The High Court’s ruling calls for a prompt and profound reevaluation of the Israeli government’s operational mechanisms. Prolonged political crises have inflated budgets, revised authorities, and redistributed responsibilities, prioritizing political expediency over national imperatives. Addressing these structural weaknesses necessitates coordinated action to stabilize the government structure and branches while establishing clear inter-agency guidelines and local authority protocols.
Such reforms aim to remedy persistent flaws within Israel's executive branch and enhance Israel’s crisis management capabilities, which have become increasingly apparent in recent months.
The recent ruling also reflects a dire need for the judiciary to reclaim its fundamental role in our democracy. As the courts have become the primary arbiters in public disputes – a trend peaking in 2023 with the government's promotion of the legal reform – the High Court’s annulment of the controversial reasonableness standard law has reignited public discussion on this matter.
Post-October 7, and to prevent its recurrence, Israel's leadership should strive to build a strong consensus on the remit of each government branch. A Basic Law of legislation is a good initial step. However, it is equally essential to explore alternative public dispute resolution methods. Doing so is crucial in reinstating confidence in the judiciary as a facilitator of societal balance rather than a perpetuator of prolonged conflicts.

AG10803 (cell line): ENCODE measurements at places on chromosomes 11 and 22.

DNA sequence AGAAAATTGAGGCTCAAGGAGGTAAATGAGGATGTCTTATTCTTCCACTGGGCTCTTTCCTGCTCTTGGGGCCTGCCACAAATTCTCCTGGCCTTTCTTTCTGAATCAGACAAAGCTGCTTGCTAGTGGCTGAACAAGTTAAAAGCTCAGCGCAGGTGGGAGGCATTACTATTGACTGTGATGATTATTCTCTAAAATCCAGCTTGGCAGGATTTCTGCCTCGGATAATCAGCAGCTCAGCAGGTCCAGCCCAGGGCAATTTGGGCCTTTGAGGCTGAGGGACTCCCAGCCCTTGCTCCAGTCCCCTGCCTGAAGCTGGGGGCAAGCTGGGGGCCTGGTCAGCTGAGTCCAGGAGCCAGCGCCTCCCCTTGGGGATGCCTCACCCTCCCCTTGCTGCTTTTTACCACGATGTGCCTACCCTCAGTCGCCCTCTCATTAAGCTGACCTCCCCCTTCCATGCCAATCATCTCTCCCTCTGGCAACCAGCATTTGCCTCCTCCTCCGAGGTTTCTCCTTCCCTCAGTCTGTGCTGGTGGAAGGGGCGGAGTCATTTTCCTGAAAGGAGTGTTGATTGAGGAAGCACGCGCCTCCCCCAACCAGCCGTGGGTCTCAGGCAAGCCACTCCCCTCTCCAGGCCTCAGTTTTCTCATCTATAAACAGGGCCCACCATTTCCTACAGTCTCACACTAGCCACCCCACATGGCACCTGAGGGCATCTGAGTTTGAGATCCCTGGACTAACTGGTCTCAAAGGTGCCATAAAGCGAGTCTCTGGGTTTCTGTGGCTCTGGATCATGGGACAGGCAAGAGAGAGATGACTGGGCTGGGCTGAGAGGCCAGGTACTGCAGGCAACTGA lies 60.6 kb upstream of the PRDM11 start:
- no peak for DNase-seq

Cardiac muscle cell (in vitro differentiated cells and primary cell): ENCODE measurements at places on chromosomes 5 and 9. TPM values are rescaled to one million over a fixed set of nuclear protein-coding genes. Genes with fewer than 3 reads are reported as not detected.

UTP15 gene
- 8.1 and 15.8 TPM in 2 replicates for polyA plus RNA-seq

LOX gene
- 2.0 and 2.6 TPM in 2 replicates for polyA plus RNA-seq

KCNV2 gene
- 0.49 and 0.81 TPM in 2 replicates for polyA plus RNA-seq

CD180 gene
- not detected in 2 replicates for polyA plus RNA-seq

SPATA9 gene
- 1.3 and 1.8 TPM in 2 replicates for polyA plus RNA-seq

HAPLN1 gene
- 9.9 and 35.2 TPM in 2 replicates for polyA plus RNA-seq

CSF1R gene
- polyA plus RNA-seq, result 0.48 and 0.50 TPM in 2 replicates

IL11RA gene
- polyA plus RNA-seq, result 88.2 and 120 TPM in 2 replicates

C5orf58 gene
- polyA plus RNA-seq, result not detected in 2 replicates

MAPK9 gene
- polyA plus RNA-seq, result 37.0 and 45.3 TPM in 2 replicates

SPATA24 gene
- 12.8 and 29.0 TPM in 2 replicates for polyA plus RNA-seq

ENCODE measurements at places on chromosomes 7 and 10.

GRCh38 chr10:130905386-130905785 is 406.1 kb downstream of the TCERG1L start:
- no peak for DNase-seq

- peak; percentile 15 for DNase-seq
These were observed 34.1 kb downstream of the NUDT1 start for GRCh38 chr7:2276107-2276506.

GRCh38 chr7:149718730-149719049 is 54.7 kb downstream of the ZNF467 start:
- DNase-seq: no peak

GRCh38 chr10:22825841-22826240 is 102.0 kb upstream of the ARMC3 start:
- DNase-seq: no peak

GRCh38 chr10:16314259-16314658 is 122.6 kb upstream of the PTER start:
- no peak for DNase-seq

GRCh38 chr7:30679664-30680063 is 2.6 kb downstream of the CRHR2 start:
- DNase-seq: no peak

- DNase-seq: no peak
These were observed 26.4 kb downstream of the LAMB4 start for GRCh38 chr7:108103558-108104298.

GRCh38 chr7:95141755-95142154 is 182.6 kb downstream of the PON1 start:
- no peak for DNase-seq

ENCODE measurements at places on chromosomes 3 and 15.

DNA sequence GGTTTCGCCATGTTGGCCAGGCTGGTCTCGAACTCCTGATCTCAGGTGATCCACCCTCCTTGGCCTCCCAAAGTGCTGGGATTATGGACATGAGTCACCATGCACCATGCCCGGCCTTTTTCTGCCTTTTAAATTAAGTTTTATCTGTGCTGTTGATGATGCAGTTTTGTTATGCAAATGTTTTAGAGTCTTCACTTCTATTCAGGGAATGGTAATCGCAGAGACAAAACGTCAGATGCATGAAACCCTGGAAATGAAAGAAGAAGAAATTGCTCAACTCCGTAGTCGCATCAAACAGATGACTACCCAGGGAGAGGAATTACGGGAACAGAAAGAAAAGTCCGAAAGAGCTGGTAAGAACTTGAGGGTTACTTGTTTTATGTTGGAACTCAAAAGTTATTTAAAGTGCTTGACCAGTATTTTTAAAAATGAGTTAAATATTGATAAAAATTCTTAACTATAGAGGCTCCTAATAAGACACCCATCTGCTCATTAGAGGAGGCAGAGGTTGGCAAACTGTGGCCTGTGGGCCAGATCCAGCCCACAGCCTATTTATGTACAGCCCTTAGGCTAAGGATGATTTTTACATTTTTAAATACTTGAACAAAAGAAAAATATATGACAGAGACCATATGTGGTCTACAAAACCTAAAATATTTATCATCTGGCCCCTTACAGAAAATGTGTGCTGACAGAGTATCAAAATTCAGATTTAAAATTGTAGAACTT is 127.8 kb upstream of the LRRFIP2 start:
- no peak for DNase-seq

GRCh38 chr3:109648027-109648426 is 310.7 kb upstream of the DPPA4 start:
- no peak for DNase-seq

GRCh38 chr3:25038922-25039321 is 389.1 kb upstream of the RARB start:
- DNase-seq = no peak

For Israeli democracy, the imperative for change cannot be understated. Facing these complex challenges, it falls upon our elected representatives to steer conversations away from the endless cycle of blame and recriminations fueled by media platforms. Instead, a pivot toward substantive dialogue concerning the country's foundational issues and their resolution is vital for progress and societal cohesion.
In parallel, we, the Israeli public, must also shift our mindset.
For many, support for a party or a leader meant supporting all its positions on all issues. This is no longer viable. The war in Gaza has proven that our enemies, regardless of our political or religious beliefs, or even our ethnicity, view us as one homogeneous target.
Hamas and its allies interpret our societal divisions as disintegration and a source of vulnerability. Here, they are mistaken. Rather, the diversity and vibrancy of Israeli society are its sources of strength.
Our true victory lies in understanding that unity does not require uniformity. It is our shared goal to rebuild our nation and mend the wounds from the tragedy we experienced.
The ruling of the High Court presents an opportunity to reimagine, reengineer, and reform Israel’s governance and institutional framework. Implementing reforms, establishing robust checks and balances, and fostering a culture of transparency and accountability are crucial to bolster the nation’s preparedness and resilience in the face of future challenges.
Our “day after” begins now.
Dr. Gilad Wiener
Director at Tachlith – The Institute for Israeli Policy.